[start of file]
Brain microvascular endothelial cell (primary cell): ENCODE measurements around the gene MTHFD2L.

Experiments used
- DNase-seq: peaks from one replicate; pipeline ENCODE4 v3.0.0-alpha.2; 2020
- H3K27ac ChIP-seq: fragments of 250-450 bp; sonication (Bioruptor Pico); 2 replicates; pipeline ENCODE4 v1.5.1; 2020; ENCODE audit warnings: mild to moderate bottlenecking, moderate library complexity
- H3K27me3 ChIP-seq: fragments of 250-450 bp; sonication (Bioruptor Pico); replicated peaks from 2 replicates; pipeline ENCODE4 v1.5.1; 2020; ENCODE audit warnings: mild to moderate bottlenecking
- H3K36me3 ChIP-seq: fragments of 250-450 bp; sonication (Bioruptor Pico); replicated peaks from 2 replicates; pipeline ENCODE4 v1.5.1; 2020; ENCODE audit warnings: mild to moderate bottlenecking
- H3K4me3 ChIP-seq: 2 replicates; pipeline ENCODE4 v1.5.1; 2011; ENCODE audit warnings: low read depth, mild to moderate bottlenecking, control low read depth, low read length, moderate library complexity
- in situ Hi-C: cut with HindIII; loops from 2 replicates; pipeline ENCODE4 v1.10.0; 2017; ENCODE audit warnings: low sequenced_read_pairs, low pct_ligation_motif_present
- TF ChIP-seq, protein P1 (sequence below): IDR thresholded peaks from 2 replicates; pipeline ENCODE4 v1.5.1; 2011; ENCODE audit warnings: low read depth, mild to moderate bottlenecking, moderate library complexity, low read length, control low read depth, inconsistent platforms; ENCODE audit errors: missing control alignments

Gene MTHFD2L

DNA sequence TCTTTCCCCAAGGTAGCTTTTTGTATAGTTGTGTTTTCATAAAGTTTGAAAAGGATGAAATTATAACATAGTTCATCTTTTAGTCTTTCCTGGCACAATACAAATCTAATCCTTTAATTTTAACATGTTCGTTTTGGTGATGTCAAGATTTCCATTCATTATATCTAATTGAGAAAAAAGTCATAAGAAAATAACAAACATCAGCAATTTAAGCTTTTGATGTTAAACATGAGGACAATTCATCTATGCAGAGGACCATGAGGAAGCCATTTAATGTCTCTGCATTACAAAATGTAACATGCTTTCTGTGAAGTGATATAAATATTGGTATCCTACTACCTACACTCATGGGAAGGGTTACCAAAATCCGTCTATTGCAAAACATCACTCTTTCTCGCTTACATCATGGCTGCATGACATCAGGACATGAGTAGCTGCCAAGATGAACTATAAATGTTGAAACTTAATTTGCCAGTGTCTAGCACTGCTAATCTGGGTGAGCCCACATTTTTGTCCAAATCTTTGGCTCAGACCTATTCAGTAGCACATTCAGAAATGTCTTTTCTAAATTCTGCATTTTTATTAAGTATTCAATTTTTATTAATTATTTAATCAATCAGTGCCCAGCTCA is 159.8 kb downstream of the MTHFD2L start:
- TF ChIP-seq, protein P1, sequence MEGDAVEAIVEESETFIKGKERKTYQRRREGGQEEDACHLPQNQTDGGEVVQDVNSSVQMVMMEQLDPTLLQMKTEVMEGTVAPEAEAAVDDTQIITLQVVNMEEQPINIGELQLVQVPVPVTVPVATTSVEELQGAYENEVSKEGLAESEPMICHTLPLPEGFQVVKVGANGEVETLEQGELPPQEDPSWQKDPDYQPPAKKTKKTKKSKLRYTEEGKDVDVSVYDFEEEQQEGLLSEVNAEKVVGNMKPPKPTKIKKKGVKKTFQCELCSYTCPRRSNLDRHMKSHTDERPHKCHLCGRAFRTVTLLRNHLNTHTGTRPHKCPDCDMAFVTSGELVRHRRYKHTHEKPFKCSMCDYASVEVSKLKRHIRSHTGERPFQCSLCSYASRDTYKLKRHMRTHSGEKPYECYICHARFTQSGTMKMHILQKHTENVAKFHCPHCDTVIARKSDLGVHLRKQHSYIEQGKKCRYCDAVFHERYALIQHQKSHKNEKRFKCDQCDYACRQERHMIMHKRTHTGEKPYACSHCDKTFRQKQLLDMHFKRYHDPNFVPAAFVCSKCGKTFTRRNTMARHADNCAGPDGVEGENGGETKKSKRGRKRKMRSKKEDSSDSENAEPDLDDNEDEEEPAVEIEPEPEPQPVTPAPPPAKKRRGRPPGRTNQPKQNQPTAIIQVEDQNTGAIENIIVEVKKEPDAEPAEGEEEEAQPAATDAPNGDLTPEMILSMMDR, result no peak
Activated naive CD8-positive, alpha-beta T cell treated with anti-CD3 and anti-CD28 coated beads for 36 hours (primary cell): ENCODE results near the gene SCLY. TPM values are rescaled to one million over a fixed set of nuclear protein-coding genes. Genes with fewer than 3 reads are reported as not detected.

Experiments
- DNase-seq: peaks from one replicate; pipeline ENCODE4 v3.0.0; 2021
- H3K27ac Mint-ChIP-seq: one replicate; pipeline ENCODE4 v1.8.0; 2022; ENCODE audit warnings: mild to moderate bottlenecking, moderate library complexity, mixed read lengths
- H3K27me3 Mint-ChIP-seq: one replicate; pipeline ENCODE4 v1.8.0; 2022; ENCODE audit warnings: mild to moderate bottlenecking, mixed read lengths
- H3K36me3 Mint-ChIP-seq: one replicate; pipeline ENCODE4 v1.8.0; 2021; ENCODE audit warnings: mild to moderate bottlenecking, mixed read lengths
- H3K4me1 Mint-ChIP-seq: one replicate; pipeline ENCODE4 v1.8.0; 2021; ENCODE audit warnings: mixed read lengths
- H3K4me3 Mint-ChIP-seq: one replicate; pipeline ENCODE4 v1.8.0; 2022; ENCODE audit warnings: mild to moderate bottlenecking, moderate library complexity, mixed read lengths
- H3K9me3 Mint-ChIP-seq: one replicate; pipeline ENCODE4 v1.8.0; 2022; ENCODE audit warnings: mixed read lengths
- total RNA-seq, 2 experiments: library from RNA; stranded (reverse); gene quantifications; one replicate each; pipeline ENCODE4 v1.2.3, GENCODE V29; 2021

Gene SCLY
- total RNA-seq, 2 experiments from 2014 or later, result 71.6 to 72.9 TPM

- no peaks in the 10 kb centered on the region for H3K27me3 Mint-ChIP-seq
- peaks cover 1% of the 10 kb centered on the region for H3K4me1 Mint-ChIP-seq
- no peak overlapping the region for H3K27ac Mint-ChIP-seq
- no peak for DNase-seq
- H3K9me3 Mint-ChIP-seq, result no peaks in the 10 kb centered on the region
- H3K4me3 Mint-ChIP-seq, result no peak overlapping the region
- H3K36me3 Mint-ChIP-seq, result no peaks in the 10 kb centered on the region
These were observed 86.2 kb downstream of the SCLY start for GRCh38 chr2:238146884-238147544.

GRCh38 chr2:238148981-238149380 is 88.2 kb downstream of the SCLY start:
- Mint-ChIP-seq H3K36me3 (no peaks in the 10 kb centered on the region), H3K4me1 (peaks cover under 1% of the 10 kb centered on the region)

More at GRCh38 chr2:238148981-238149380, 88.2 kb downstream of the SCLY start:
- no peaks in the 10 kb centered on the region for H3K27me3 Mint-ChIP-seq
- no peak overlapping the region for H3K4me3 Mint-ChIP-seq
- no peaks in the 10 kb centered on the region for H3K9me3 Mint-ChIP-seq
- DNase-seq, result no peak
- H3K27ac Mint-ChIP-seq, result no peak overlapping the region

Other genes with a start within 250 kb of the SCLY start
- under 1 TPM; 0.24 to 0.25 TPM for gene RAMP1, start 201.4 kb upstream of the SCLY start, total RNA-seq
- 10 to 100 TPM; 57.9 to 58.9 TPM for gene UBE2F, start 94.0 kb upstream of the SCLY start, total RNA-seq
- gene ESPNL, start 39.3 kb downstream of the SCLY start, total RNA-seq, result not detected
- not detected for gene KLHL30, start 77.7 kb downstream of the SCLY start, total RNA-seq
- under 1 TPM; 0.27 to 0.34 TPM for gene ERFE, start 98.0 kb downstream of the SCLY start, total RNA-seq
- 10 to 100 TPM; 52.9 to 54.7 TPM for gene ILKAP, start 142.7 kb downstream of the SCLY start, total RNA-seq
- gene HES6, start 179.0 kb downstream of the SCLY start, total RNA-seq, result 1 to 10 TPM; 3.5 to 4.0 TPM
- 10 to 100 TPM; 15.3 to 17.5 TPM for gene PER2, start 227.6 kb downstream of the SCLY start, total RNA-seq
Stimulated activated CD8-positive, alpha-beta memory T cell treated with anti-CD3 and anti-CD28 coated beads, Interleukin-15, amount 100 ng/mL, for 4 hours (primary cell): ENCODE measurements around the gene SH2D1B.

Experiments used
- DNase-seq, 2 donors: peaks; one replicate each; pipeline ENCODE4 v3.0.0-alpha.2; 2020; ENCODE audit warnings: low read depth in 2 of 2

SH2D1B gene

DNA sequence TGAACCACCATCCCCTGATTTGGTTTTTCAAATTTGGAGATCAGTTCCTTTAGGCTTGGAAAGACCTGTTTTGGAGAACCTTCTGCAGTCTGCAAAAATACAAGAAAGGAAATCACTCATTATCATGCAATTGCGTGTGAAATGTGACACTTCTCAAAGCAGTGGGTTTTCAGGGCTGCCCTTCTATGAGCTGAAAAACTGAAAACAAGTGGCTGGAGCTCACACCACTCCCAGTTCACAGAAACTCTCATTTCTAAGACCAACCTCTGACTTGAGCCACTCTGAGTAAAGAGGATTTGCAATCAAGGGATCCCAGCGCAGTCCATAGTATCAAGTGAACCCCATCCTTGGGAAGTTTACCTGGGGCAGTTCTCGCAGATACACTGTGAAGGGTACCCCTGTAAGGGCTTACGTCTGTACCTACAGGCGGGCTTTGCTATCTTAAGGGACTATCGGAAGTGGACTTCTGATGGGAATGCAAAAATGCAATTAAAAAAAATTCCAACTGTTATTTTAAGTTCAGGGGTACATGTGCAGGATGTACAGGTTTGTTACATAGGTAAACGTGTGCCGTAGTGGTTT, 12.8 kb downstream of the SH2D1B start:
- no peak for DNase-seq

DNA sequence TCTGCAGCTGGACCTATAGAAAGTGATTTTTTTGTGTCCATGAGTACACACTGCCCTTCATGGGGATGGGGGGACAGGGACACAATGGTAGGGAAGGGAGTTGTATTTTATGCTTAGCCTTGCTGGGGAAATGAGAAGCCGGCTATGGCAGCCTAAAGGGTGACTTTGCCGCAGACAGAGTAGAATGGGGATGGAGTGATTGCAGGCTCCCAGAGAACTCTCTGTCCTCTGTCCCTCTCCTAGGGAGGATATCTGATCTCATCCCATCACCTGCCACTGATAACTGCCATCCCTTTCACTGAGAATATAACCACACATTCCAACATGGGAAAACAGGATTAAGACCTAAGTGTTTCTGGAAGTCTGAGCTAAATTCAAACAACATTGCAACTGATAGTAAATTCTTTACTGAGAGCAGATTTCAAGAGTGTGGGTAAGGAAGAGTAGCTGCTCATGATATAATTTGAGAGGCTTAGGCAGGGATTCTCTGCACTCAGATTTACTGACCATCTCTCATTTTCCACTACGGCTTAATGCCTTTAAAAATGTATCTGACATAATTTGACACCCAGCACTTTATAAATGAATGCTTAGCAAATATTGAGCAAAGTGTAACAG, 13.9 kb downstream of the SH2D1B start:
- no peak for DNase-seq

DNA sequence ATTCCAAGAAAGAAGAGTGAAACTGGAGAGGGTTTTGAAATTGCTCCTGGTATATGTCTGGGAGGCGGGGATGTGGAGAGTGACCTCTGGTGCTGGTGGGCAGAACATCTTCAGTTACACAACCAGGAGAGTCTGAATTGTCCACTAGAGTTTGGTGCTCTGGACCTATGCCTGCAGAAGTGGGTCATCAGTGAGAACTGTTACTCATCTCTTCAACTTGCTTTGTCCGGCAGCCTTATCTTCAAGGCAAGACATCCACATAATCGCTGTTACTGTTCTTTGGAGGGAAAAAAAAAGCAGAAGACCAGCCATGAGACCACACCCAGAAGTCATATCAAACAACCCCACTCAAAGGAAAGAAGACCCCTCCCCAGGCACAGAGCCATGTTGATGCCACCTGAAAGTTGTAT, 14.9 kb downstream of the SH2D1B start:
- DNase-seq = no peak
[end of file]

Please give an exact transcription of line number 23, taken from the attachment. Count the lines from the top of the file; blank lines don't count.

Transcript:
Gene SCLY